'Trusting-to' and 'trusting-as': a qualitative account of trustworthiness

Joshua James Clarke Kelsall*

*Corresponding author for this work

Research output: Contribution to journalArticlepeer-review

1 Citation (Scopus)
6 Downloads (Pure)


Philosophical accounts of trustworthiness typically define trustworthiness as an agent being reliable in virtue of a specific motivation such as goodwill. The underlying thought motivating this view is that to be trustworthy is to be more than merely reliable. If motivational accounts are correct, this is a problem for non-motivational accounts of trustworthiness, as motivations are not required for trustworthiness. In this paper, I defend the non-motivational approach to trustworthiness and show that the motivational approach is inadequate. I do this by making a novel distinction between trusting-to and trusting-as relations. A trusting-to relation is a relation in which a trustor ‘X’ trusts the trustee ‘Y’ to do something. Trusting-as relations are an overlooked relation implicit in all trusting-to relations. They describe the social relationship that holds between X and Y. I will argue that trusting-as relations determine whether any specific motivations are required for trustworthiness trusting-to relations. Thus, I show that acknowledging trusting-as relations enables us to provide a satisfactory explanation of the motivation intuition without making specific motivations constitutive features of trust.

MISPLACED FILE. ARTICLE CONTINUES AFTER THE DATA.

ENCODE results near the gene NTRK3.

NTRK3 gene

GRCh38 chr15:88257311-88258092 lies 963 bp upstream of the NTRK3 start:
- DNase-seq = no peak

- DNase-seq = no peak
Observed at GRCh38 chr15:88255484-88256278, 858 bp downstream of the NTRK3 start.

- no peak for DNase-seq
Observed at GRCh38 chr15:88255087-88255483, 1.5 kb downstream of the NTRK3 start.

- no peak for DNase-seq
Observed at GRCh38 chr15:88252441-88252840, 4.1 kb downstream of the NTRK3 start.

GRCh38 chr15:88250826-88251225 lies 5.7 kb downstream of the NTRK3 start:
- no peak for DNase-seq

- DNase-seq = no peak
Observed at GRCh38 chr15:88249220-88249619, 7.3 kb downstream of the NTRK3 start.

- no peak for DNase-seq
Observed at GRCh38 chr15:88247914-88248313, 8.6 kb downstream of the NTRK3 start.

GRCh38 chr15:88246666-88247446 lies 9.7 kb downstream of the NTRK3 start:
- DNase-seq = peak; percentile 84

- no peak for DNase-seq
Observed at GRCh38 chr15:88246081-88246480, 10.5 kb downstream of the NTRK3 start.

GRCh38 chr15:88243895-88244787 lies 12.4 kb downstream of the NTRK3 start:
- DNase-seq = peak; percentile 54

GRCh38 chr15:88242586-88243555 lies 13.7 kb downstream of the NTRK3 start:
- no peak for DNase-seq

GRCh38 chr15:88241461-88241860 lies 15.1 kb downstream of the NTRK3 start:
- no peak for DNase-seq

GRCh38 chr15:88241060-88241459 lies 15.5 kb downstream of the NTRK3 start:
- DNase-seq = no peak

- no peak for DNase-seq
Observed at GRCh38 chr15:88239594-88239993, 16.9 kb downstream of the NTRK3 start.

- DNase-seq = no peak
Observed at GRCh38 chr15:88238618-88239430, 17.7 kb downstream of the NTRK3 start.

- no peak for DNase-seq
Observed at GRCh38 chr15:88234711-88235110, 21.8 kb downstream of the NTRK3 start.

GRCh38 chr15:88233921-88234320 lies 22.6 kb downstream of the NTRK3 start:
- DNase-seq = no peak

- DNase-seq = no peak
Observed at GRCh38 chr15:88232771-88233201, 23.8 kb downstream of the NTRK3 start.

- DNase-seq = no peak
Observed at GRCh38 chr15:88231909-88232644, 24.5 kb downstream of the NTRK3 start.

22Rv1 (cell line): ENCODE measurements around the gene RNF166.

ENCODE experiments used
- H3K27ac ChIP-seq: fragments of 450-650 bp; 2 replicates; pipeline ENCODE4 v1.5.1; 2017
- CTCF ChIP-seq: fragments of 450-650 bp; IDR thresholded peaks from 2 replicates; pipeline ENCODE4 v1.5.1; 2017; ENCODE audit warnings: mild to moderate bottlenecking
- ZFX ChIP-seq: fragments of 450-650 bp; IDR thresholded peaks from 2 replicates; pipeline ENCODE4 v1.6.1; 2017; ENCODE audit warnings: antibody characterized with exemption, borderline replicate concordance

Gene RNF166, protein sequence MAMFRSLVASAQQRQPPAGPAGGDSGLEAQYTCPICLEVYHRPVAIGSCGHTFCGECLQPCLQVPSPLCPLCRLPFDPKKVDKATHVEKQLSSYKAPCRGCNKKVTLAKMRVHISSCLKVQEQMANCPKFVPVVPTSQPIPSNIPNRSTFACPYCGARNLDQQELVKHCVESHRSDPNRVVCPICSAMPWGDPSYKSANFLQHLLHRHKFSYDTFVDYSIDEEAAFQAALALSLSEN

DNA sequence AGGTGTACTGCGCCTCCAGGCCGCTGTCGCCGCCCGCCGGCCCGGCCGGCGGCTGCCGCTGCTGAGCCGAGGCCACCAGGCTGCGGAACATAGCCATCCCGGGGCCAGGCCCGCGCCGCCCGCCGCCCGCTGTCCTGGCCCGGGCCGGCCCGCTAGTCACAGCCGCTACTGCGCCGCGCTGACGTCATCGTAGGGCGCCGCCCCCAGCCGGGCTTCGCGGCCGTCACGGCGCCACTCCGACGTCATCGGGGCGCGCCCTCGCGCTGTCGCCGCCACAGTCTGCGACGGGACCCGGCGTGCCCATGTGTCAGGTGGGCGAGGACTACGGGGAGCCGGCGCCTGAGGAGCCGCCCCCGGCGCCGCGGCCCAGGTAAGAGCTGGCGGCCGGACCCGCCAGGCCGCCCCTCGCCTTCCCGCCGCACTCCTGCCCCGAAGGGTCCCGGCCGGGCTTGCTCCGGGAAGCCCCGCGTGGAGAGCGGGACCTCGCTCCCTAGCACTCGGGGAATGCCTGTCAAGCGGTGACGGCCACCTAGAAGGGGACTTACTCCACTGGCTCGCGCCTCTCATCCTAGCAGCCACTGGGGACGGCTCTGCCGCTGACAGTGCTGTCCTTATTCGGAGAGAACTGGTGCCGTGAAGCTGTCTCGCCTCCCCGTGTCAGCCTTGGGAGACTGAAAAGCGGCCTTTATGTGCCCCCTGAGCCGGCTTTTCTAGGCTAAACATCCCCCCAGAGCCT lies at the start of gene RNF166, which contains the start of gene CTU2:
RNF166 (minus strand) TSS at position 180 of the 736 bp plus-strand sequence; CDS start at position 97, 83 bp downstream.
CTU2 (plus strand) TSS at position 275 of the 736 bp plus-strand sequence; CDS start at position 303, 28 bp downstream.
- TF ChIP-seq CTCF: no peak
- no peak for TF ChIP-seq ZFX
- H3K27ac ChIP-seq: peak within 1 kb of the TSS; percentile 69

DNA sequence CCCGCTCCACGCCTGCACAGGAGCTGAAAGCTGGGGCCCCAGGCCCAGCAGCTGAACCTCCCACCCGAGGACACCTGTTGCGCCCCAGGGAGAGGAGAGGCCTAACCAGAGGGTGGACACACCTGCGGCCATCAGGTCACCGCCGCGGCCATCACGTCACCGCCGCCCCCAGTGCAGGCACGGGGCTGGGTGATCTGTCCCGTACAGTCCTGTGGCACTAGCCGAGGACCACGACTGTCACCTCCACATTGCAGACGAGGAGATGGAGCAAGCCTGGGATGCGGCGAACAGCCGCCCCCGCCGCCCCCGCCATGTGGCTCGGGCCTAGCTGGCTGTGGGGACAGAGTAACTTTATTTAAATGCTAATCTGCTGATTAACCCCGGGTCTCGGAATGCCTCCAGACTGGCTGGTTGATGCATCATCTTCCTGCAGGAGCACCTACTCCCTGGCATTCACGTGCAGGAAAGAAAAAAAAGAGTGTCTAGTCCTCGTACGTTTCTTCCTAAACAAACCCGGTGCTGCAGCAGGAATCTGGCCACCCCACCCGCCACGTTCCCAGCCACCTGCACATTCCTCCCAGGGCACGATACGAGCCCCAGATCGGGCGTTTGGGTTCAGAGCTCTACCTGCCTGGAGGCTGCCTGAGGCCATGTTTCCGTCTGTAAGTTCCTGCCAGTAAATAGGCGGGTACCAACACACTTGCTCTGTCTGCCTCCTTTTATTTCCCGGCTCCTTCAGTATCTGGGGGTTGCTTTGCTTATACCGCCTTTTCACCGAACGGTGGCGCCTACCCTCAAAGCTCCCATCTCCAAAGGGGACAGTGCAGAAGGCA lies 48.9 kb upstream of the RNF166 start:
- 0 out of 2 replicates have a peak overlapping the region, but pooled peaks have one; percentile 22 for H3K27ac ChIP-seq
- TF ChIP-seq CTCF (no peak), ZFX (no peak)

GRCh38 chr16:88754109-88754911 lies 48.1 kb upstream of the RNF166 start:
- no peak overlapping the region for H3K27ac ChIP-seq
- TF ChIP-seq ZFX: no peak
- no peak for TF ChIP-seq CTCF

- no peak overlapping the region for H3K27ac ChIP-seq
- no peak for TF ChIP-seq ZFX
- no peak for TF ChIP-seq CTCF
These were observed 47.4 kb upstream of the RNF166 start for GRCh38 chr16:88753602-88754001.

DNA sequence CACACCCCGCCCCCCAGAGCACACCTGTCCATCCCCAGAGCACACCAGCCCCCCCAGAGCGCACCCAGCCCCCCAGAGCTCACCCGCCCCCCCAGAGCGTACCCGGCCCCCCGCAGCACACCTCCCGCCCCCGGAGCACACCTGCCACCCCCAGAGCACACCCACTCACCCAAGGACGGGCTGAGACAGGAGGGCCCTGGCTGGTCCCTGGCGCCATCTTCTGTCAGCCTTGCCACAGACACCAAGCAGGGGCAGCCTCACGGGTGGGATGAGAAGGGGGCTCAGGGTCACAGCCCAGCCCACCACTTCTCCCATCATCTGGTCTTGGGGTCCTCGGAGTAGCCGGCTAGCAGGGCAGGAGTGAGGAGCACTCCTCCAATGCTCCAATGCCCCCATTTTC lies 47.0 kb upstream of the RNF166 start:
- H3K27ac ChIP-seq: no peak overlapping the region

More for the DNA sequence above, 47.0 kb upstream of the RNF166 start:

Original languageEnglish
Number of pages25
JournalInquiry - An Interdisciplinary Journal of Philosophy
VolumeLatest Articles
Early online date24 May 2022
Publication statusE-pub ahead of print - 24 May 2022


  • Philosophy of trust
  • Trustworthiness
  • Motivations
  • Commitments


Dive into the research topics of ''Trusting-to' and 'trusting-as': a qualitative account of trustworthiness'. Together they form a unique fingerprint.

Cite this